These safety investments are needed to address the significant increase in traffic fatalities and injuries on our roads and highways and eliminate the nearly 43 thousand people who are killed each year.
What is the role of sustainability and resilience in infrastructure?
A resilient infrastructure system may be the biggest challenge we face and its place as an emerging trend is going to be with us for a long, long time. We see nearly every day, and certainly every week, the impacts of climate change like increases in wildfires, excessive heat, sea level rise and flooding. These impacts are literally overwhelming our infrastructure systems.
There are also shifts and changes in population, needs for accessibility, safety and an expectation that infrastructure will be planned, preserved, rebuilt and renewed with a core resiliency that is both equitable, sustainable and lasting.
We are facing the rebuilding or repairing of much of our infrastructure, and we must shift our approach so that resilience is built in from the beginning of these projects.Because of this need for resilient and sustainable infrastructure, we are seeinga new focus on policies and people whom this resilient infrastructure must serve. We can no longer ignore the results of prior, inadequate planning. We are seeing a revival geared toward planning and building resilient solutions and projects that address these long-standing problems.
What changes do you see coming to the AEC community over the next 10 years that excite you most?
Technological changes continue to lead the way in our industry – a few examples include drones, automated and connected vehicles, EVs, the way information is collected, stored, and utilized and artificial intelligence applications.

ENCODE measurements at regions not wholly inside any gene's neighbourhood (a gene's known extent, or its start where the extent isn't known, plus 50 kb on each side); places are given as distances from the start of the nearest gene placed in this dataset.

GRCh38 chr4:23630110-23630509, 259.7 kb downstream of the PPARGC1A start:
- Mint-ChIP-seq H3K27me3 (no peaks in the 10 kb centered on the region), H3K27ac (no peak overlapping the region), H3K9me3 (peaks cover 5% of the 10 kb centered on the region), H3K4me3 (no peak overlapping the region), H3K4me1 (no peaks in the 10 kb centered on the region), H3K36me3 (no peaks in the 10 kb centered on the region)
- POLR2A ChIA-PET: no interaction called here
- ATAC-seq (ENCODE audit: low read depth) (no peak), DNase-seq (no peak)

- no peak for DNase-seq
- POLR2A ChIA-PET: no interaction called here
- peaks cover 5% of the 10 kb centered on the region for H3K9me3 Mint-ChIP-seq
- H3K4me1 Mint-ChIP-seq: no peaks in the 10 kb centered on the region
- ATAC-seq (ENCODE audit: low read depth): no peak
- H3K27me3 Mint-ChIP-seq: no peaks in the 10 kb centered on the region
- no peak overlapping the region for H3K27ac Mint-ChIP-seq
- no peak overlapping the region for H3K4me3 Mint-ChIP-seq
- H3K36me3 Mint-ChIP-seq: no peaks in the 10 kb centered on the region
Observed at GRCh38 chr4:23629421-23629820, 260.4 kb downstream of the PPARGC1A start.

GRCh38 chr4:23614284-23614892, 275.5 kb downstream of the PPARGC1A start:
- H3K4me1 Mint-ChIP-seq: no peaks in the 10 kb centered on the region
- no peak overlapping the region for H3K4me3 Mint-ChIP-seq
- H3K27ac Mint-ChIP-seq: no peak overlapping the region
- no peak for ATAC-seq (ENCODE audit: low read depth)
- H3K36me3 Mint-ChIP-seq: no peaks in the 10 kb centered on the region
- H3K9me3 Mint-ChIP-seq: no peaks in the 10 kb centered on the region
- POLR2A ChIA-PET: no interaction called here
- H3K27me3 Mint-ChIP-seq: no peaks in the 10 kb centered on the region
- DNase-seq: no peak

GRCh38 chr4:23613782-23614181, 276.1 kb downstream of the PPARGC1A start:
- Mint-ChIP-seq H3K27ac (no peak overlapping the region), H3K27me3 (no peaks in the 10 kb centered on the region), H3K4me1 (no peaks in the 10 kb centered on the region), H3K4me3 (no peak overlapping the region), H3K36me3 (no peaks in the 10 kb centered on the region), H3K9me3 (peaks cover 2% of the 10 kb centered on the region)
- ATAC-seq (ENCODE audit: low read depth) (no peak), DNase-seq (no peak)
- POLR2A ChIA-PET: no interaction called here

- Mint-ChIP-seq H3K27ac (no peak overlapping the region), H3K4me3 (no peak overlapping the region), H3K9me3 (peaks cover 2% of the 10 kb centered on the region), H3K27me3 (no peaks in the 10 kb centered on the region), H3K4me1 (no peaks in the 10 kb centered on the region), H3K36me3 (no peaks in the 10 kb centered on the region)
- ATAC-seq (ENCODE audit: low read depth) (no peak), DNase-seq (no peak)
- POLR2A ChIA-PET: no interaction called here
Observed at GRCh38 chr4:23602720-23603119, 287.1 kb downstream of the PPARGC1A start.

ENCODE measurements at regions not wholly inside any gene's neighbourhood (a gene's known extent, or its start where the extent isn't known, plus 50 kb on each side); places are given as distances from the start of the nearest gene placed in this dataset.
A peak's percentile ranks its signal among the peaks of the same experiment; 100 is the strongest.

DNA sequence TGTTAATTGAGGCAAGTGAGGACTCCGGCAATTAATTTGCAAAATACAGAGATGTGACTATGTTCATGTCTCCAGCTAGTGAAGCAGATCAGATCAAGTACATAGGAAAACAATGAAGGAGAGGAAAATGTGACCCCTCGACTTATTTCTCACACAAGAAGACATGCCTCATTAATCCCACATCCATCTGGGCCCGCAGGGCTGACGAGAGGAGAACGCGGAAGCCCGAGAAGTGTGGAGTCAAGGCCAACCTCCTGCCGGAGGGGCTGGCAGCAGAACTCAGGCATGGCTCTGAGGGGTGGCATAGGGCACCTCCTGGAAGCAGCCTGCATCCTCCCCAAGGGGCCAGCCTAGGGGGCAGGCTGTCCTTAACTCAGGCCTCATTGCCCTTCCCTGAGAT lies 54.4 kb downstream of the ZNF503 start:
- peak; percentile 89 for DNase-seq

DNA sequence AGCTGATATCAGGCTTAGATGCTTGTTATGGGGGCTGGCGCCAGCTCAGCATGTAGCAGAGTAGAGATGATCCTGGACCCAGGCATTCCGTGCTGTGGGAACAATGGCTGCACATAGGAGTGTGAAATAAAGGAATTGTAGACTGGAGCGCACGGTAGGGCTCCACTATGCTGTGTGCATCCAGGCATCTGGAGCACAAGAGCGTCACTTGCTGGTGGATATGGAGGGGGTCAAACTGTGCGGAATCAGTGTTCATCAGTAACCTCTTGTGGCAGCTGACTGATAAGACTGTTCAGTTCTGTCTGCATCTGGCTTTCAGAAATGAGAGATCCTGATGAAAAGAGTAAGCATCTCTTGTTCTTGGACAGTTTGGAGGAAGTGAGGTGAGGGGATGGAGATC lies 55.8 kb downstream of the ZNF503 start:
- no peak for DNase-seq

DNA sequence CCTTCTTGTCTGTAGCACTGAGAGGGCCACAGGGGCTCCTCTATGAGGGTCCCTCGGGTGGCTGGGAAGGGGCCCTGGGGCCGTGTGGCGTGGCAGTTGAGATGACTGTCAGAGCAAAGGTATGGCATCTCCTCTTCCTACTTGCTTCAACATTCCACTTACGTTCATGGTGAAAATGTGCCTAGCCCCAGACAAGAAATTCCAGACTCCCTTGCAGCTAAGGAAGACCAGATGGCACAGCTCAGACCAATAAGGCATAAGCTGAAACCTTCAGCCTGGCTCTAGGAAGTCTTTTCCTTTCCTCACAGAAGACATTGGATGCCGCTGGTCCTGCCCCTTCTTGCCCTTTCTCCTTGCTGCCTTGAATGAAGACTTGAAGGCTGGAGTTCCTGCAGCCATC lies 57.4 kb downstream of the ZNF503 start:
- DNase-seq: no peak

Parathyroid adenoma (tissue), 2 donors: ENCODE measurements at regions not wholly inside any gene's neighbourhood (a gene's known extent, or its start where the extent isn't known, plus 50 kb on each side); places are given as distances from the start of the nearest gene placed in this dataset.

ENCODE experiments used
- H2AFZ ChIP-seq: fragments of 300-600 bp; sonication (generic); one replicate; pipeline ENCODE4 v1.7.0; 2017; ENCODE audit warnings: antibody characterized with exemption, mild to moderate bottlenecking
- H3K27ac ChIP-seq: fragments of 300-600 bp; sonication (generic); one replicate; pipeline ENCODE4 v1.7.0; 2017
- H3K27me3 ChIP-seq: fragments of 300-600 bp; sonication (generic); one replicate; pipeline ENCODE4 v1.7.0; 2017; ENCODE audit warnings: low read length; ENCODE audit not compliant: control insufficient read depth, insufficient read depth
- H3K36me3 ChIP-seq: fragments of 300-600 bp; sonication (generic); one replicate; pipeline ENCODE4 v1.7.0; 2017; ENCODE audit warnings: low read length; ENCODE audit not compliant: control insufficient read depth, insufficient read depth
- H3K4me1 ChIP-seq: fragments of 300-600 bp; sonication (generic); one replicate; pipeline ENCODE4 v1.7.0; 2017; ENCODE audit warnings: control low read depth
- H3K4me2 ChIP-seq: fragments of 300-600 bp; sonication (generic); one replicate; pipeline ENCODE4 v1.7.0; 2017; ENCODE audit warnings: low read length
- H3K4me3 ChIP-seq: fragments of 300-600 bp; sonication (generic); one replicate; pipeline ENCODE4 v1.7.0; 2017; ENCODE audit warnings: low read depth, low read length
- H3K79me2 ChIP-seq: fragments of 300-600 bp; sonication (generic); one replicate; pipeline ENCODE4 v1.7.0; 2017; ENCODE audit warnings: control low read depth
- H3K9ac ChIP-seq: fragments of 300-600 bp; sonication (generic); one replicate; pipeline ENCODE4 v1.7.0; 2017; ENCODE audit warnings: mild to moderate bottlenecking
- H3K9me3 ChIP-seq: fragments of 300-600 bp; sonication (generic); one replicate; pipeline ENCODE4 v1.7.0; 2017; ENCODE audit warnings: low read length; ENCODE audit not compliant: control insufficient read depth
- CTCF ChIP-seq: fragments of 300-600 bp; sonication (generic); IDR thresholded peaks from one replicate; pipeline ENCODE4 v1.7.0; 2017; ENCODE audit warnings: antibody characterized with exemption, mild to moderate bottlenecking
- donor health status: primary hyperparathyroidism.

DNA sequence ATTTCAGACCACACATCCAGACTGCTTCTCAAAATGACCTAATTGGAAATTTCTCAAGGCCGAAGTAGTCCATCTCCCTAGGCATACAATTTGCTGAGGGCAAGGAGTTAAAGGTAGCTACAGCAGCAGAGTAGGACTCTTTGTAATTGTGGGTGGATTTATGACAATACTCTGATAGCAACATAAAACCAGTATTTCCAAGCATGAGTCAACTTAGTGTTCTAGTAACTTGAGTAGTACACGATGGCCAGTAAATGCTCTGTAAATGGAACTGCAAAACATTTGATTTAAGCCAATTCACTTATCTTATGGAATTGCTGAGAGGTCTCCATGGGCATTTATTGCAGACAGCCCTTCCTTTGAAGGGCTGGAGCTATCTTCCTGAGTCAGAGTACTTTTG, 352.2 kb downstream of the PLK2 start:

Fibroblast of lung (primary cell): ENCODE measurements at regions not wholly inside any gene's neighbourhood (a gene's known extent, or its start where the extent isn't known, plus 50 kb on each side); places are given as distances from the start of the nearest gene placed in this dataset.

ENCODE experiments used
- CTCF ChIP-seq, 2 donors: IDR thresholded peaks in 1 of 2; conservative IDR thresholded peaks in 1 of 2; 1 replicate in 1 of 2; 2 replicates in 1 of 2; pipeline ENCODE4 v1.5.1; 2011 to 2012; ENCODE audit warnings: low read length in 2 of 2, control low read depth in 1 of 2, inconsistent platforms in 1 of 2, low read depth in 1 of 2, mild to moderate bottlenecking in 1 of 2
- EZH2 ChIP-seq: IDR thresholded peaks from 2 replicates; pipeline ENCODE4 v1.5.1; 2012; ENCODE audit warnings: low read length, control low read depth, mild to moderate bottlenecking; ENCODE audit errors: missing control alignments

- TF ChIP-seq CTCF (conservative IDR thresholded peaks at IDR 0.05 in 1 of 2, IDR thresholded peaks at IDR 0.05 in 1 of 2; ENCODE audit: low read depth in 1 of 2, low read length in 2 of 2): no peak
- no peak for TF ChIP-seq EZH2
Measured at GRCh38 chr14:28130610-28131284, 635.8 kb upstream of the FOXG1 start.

Similarly, what do you see as the greatest challenges for the AEC community over the same 10-year time span
Although IIJA has been helpful, its impact has been dampened by inflation – continued funding will remain a challenge. Staying ahead of the impacts of climate change on our infrastructure resilience and preserving what we have rather than adding new capacity.
What thoughts do you have for addressing workforce issues that the AEC industry faces today and into the future
We need to continue to look for efficiencies in the way we conduct business today. Are there areas where we can automate tasks and reduce staffing requirements?
We must work closely with industry groups and educators to prepare the future workforce, not only to make sure we are developing the skills needed but also to excite a future workforce about entering the infrastructure planning, designing, building and maintaining fields.
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In honor of Pedestrian Safety Month, we’re showcasing four impactful infrastructure projects that have positively influenced their communities. Dive into the details below and stay tuned for weekly spotlights on our social media channels throughout October!
Projects inherently have risks. Some risks are high-stakes that could lead to major cost overruns or delays, while others are more minor that could lead to minor delays or changes to the scope of work.